Mouse on Mars have never sounded so weirdly retro-futuristic than on their latest album, Parastrophics. Along with a vast array of equipment, Mouse on Mars are comprised of Jan St. Werner and Andi Toma. Ever the enigmatic musicians, there has been a long period of silence from them since their 2007 collaboration with Mark E. Smith of The Fall (as Von Sudenfed). Parastrophics marks their triumphant return to electronic music, and is wildly eclectic.
When listening to this disc, there are times when I wondered if their equipment placed ads in the “Casual Encounters” section of Craigslist. It sure seems like the new-school modules hooked up with some old-school technology at times. The mash-ups of past and present tones blend in a head-spinning manner throughout the album. It almost becomes a game of “spot the references”, which is something that a music geek like me always enjoys.
The sounds are blasted at machine-gun speed, but if one pays attention, there are a lot of individual moments that stand out. Mouse On Mars obviously love the electro-funk of 80’s artists such as The Jonzun Crew, Afrika Bambaataa, and Newcleus. But they go further. Like so many other electronic bands, they pay homage to the masters, Kraftwerk. The most notable instance of this is during the closing section of “Wienuss,” but it is there on other songs as well.
What I found even more intriguing is a seeming infatuation with musique concrete. It is fleeting, and you have to listen a couple of times to really notice, but it is there. Since the term musique concrete is a fairly esoteric one, I’ll give what is probably the most well-known example of it for reference. Anyone who has heard The White Album by The Beatles should be familiar with a track that sounds unlike anything the group ever released. This would be John Lennon‘s “Revolution #9.” Mouse On Mars seem to wink at these “difficult” sounds on a couple of Parastrophics’ songs, including “Cricket,” and “Bruised To Imwimper.”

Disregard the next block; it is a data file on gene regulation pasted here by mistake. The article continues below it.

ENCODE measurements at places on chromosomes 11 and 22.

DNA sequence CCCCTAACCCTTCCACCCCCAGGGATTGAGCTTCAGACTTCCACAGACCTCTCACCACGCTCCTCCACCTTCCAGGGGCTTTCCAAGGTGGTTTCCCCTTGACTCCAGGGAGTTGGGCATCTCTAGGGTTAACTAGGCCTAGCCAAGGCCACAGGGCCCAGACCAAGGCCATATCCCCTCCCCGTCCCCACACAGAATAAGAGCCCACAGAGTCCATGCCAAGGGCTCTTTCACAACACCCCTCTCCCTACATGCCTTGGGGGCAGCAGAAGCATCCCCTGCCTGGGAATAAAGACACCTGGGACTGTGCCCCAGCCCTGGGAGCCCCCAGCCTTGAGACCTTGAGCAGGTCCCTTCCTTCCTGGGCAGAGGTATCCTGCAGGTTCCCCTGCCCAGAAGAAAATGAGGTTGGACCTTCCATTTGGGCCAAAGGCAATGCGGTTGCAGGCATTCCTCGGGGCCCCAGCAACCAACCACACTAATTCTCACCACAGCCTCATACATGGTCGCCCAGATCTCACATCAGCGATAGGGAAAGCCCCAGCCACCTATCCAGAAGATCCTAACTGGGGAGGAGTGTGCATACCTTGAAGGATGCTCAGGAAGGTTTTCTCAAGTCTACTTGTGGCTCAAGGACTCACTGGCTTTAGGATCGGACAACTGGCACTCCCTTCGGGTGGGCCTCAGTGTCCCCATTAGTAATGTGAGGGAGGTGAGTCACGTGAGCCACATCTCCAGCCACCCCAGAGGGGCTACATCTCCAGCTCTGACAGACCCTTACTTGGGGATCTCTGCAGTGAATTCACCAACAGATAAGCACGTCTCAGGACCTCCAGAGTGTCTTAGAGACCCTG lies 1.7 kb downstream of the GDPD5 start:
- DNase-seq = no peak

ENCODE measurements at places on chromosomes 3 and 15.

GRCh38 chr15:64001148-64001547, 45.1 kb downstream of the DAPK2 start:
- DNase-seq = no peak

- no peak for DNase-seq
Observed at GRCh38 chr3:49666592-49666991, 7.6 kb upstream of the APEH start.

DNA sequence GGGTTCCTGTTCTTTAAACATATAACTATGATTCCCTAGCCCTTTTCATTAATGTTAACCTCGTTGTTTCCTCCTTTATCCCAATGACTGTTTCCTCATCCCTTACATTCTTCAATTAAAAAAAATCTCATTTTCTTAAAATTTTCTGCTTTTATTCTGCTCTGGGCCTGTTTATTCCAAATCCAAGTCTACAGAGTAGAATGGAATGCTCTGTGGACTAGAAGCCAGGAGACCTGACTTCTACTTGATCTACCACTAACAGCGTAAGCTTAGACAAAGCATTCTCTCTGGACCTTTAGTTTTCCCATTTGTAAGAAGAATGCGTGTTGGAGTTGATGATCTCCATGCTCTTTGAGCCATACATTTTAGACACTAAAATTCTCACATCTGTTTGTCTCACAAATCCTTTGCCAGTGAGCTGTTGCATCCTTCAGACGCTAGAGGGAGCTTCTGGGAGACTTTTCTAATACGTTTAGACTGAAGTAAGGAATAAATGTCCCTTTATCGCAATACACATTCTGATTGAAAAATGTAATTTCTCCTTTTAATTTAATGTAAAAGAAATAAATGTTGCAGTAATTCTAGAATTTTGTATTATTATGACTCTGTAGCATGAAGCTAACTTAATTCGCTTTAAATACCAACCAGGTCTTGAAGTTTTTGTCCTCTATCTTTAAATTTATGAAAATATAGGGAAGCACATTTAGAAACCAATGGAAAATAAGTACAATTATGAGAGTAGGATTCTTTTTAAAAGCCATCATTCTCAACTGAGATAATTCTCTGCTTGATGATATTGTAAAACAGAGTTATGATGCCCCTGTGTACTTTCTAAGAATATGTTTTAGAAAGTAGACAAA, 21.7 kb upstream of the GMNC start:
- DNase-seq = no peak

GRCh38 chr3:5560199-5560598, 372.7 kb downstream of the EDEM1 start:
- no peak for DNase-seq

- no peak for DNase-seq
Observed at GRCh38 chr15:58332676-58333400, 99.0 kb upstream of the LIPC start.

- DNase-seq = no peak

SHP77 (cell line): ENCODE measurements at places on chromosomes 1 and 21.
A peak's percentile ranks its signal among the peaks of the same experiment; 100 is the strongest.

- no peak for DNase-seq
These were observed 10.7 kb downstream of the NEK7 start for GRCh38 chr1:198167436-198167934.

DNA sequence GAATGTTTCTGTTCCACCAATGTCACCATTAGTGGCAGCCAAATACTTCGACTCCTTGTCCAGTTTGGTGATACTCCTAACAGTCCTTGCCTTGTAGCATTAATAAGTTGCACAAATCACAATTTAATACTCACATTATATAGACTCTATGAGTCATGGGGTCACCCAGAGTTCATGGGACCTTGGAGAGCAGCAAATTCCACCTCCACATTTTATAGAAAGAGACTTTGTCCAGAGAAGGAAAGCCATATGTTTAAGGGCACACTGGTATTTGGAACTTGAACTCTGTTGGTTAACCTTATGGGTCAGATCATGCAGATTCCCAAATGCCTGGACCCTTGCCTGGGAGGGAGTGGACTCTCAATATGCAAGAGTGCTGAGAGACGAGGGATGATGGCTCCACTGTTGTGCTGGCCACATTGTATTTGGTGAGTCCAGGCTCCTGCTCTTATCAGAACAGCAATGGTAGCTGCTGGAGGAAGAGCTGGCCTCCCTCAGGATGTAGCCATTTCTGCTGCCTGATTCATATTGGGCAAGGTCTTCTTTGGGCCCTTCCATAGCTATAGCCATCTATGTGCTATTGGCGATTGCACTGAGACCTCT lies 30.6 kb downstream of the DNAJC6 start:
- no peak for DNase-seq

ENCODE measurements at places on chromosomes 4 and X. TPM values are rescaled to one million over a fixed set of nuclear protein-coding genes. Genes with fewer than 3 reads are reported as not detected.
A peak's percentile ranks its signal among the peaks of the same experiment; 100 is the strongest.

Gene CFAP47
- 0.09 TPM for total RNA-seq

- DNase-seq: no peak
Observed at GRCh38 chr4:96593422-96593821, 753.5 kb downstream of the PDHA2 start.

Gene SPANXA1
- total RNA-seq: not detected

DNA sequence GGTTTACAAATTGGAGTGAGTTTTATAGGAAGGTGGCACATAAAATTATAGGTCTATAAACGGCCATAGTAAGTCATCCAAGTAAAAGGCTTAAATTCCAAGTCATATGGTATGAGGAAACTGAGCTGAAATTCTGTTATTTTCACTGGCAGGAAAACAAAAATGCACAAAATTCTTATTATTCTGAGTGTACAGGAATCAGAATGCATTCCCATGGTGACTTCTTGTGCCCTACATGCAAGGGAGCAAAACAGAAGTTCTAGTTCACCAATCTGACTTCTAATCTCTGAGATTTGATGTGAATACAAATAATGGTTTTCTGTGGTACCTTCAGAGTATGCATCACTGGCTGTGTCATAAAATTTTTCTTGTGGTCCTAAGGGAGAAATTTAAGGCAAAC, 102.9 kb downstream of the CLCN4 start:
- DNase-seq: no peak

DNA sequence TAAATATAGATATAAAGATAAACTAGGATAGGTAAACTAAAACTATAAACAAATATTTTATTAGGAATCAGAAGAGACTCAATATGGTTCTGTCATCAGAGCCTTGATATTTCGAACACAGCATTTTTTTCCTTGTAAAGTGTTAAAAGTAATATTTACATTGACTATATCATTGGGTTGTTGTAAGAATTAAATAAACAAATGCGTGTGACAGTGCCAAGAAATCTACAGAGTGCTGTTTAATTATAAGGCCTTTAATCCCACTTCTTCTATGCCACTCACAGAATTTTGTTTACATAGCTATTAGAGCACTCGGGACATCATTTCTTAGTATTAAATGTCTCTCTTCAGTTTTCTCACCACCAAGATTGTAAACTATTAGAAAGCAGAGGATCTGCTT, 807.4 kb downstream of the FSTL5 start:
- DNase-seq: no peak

Besides the rapid fire, almost slashing juxtaposition of beats and samples, Mouse On Mars bring back the lost art of scratching on a couple of tunes. With “iMatch,” it is as if the ghost of Malcolm McLaren spoke to them, and they obliged with an update of “Do Ya Like Scratchin.” And on “Polaroyced” they seem to be re-animating Herbie Hancock’s video-robot from “Rockit.”
If the previous 12 tracks have not spun your head enough, the final tune should do the trick. “Seaqz” sports an insanely high BPM, and hearkens back to the glory days of the early '90s techno days when faster always meant better. For their first appearance after a five-year hiatus, Mouse On Mars have pulled out all the stops to deliver a true tour-de-force of an album. Just be sure to hold onto your hat when listening to this one, for it is one wild ride.